Microbial corrosion, also called microbiologically influenced corrosion (MIC), microbially induced corrosion (MIC) or biocorrosion, is "corrosion affected by the presence or activity (or both) of microorganisms in biofilms on the surface of the corroding material." This corroding material can be either a metal (such as steel or aluminum alloys) or a nonmetal (such as concrete or glass).
Some sulfate-reducing bacteria produce hydrogen sulfide, which can cause sulfide stress cracking. Acidithiobacillus bacteria produce sulfuric acid; Acidothiobacillus thiooxidans frequently damages sewer pipes. Ferrobacillus ferrooxidans directly oxidizes iron to iron oxides and iron hydroxides; the rusticles forming on the RMS Titanic wreck are caused by bacterial activity. Other bacteria produce various acids, both organic and mineral, or ammonia.
In presence of oxygen, aerobic bacteria like Acidithiobacillus thiooxidans, Thiobacillus thioparus, and Thiobacillus concretivorus, all three widely present in the environment, are the common corrosion-causing factors resulting in biogenic sulfide corrosion.
Without presence of oxygen, anaerobic bacteria, especially Desulfovibrio and Desulfotomaculum, are common. Desulfovibrio salixigens requires at least 2.5% concentration of sodium chloride, but D. vulgaris and D. desulfuricans can grow in both fresh and salt water. D. africanus is another common corrosion-causing microorganism. The genus Desulfotomaculum comprises sulfate-reducing spore-forming bacteria; Dtm. orientis and Dtm. nigrificans are involved in corrosion processes. Sulfate-reducers require reducing environment; an electrode potential lower than -100 mV is required for them to thrive. However, even a small amount of produced hydrogen sulfide can achieve this shift, so the growth, once started, tends to accelerate.
Layers of anaerobic bacteria can exist in the inner parts of the corrosion deposits, while the outer parts are inhabited by aerobic bacteria.
Some bacteria are able to utilize hydrogen formed during cathodic corrosion processes.
Bacterial corrosion may appear in form of pitting corrosion, for example in pipelines of the oil and gas industry. Anaerobic corrosion is evident as layers of metal sulfides and hydrogen sulfide smell. On cast iron, a graphitic corrosion selective leaching may be the result, with iron being consumed by the bacteria, leaving graphite matrix with low mechanical strength in place.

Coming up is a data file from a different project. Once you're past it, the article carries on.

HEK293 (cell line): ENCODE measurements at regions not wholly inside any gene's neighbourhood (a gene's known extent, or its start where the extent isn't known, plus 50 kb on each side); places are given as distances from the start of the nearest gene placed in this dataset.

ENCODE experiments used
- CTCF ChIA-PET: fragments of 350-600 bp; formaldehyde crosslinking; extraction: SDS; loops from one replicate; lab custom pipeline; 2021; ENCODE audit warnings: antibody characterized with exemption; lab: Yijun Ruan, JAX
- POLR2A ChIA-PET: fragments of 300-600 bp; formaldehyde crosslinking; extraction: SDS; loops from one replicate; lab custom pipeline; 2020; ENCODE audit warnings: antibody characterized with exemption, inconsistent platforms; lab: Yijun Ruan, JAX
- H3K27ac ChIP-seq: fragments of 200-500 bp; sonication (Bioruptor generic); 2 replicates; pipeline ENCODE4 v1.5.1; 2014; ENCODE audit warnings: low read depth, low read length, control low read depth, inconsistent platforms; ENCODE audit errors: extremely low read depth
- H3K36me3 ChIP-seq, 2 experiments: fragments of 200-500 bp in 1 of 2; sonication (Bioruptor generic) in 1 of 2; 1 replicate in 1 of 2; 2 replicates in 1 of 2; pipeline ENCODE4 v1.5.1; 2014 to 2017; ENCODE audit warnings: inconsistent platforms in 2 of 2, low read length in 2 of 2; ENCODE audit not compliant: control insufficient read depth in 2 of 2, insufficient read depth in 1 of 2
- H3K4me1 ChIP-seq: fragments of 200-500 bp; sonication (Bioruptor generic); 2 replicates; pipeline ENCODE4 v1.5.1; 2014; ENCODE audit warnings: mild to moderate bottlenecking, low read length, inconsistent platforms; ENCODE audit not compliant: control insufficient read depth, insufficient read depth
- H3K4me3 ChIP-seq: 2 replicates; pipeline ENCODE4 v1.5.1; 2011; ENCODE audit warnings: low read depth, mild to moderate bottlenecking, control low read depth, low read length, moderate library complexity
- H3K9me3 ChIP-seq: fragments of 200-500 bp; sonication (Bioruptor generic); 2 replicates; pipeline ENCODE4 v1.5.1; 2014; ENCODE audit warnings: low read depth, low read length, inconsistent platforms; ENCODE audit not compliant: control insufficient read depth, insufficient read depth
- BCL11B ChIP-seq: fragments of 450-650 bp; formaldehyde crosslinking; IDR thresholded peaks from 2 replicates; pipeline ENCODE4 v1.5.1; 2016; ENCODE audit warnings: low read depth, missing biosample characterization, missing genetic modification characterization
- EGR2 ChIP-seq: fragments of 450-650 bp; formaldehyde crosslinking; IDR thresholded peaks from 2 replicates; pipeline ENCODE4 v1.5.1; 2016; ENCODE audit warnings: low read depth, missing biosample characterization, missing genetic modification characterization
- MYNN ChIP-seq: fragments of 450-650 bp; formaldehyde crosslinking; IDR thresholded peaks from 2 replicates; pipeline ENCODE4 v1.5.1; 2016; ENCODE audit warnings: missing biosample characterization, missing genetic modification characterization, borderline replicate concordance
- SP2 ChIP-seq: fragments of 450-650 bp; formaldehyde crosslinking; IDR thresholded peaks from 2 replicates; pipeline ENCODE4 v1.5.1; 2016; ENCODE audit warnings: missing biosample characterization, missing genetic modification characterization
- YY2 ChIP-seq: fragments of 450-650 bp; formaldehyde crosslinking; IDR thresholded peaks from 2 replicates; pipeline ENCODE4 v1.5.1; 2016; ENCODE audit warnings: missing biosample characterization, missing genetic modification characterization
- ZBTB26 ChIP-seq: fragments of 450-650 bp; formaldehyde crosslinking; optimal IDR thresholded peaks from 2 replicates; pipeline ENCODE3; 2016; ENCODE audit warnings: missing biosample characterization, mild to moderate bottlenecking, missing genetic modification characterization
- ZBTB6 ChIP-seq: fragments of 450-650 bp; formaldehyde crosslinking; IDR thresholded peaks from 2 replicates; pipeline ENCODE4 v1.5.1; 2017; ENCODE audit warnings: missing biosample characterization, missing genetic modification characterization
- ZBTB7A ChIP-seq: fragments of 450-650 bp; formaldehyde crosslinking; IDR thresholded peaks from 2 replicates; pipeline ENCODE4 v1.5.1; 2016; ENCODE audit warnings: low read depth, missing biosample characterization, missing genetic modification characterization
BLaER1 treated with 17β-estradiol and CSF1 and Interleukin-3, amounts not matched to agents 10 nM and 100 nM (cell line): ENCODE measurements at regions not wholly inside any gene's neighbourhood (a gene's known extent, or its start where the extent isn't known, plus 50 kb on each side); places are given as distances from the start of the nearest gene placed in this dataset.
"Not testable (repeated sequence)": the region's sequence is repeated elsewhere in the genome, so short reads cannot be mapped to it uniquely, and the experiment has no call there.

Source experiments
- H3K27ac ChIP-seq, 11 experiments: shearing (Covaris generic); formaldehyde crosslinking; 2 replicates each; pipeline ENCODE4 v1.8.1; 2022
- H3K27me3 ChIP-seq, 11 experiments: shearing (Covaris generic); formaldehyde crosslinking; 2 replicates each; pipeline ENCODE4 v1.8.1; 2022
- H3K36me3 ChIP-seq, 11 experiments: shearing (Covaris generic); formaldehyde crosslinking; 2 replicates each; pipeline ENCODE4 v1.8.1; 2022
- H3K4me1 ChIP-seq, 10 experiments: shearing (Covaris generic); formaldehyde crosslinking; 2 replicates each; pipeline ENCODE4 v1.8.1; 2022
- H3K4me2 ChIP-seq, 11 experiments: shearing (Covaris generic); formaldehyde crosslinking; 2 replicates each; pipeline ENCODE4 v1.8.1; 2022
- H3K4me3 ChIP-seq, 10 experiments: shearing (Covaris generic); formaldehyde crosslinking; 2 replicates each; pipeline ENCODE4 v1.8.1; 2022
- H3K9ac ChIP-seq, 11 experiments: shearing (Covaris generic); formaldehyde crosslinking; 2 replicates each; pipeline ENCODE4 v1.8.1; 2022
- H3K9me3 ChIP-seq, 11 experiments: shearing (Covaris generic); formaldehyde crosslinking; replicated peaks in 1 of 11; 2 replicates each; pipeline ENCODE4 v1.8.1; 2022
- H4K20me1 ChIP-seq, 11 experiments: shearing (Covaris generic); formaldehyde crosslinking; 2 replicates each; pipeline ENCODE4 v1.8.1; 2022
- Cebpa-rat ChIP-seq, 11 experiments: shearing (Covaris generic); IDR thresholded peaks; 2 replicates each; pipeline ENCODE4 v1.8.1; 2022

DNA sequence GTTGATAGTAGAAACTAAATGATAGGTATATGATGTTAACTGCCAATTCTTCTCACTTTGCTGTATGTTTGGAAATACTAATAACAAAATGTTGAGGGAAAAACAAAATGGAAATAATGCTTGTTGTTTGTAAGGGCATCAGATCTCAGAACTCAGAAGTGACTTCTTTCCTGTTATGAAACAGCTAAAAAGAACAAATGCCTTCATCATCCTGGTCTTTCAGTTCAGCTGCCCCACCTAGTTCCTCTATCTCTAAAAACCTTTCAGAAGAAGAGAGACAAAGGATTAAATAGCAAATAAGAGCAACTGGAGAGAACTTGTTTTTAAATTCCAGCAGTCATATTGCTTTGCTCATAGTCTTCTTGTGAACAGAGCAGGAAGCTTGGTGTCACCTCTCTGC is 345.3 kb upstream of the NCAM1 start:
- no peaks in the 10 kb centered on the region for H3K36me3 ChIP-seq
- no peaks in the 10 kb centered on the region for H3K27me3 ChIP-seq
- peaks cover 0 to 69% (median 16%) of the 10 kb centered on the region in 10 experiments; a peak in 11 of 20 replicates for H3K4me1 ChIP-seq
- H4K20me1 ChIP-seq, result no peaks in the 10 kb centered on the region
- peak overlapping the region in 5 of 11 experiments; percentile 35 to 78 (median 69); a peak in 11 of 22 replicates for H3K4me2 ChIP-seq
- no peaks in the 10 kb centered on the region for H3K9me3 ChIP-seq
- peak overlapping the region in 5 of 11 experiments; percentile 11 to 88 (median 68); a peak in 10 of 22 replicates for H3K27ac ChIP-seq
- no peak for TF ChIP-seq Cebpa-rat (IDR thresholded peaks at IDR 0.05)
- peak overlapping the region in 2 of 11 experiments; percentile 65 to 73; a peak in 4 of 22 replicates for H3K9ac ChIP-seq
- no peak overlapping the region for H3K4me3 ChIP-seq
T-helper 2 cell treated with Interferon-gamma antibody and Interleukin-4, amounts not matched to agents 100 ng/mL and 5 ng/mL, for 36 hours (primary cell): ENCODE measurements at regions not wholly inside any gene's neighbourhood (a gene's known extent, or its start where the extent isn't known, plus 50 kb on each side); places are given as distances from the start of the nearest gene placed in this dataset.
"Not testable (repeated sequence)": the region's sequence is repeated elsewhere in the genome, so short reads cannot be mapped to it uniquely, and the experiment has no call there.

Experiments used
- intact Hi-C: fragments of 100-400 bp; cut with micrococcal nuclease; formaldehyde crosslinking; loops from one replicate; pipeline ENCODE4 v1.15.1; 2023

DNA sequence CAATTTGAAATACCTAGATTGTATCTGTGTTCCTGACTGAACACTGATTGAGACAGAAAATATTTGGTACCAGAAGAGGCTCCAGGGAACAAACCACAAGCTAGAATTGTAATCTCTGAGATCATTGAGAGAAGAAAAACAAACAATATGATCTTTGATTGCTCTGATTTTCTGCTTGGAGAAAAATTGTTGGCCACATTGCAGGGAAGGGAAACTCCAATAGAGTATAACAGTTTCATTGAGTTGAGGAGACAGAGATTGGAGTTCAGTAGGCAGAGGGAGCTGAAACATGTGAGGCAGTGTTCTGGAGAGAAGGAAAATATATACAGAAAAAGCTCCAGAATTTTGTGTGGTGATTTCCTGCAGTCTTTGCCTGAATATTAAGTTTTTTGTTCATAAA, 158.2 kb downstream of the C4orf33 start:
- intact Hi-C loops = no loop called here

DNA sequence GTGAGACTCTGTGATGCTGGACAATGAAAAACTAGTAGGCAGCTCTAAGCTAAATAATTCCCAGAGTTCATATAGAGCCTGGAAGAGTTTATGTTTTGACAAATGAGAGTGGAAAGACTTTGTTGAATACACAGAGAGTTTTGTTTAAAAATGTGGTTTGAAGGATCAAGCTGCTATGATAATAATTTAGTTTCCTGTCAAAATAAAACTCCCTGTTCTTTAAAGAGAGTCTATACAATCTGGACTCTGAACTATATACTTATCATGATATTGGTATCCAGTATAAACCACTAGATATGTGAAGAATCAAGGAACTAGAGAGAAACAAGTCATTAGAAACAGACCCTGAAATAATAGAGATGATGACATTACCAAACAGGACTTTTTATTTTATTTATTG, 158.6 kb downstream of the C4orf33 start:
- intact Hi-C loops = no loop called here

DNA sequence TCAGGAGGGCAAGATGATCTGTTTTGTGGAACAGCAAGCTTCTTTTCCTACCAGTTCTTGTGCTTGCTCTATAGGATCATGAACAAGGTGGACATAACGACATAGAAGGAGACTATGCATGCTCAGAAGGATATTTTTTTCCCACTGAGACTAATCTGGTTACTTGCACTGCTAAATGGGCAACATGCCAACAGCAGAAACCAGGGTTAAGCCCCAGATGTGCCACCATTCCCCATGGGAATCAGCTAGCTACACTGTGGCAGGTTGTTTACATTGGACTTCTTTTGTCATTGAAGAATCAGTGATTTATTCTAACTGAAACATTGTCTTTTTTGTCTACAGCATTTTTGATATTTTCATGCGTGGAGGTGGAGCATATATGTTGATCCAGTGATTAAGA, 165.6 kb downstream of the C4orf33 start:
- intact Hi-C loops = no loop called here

Hydrocarbon utilizing microorganisms, mostly Cladosporium resinae and Pseudomonas aeruginosa and Sulfate Reducing Bacteria, colloquially known as "HUM bugs", are commonly present in jet fuel. They live in the water-fuel interface of the water droplets, form dark black/brown/green, gel-like mats, and cause microbial corrosion to plastic and rubber parts of the aircraft fuel system by consuming them, and to the metal parts by the means of their acidic metabolic products. They are also incorrectly called algae due to their appearance. FSII, which is added to the fuel, acts as a growth retardant for them. There are about 250 kinds of bacteria that can live in jet fuel, but fewer than a dozen are meaningfully harmful.
Sewer network structures are prone to biodeterioration of materials due to the action of some microorganisms associated to the sulfur cycle. It can be a severely damaging phenomenon which was firstly described by Olmstead and Hamlin in 1900 for a brick sewer located in Los Angeles. Jointed mortar between the bricks disintegrated and ironwork was heavily rusted. The mortar joint had ballooned to two to three times its original volume, leading to the destruction or the loosening of some bricks.
Around 9% of damages described in sewer networks can be ascribed to the successive action of two kinds of microorganisms. Sulfate-reducing bacteria (SRB) can grow in relatively thick layers of sedimentary sludge and sand (typically 1 mm thick) accumulating at the bottom of the pipes and characterized by anoxic conditions. They can grow using oxidized sulfur compounds present in the effluent as electron acceptor and excrete hydrogen sulfide (H2S). This gas is then emitted in the aerial part of the pipe and can impact the structure in two ways: either directly by reacting with the material and leading to a decrease in pH, or indirectly through its use as a nutrient by sulfur-oxidizing bacteria (SOB), growing in oxic conditions, which produce biogenic sulfuric acid. The structure is then submitted to a biogenic sulfuric acid attack. Materials like calcium aluminate cements, PVC or vitrified clay pipe may be substituted for ordinary concrete or steel sewers that are not resistant in these environments.
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- Kaempfer and Berndt, 1999
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